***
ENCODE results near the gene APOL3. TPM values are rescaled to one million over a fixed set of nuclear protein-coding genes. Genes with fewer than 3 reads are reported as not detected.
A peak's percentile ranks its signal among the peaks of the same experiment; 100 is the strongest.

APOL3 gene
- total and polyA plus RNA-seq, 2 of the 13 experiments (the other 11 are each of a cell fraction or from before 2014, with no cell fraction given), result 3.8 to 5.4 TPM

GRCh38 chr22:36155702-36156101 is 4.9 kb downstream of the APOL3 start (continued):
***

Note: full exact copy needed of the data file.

ENCODE results near the gene APOL3. TPM values are rescaled to one million over a fixed set of nuclear protein-coding genes. Genes with fewer than 3 reads are reported as not detected.
A peak's percentile ranks its signal among the peaks of the same experiment; 100 is the strongest.

APOL3 gene
- total and polyA plus RNA-seq, 2 of the 13 experiments (the other 11 are each of a cell fraction or from before 2014, with no cell fraction given), result 3.8 to 5.4 TPM

GRCh38 chr22:36155702-36156101 is 4.9 kb downstream of the APOL3 start (continued):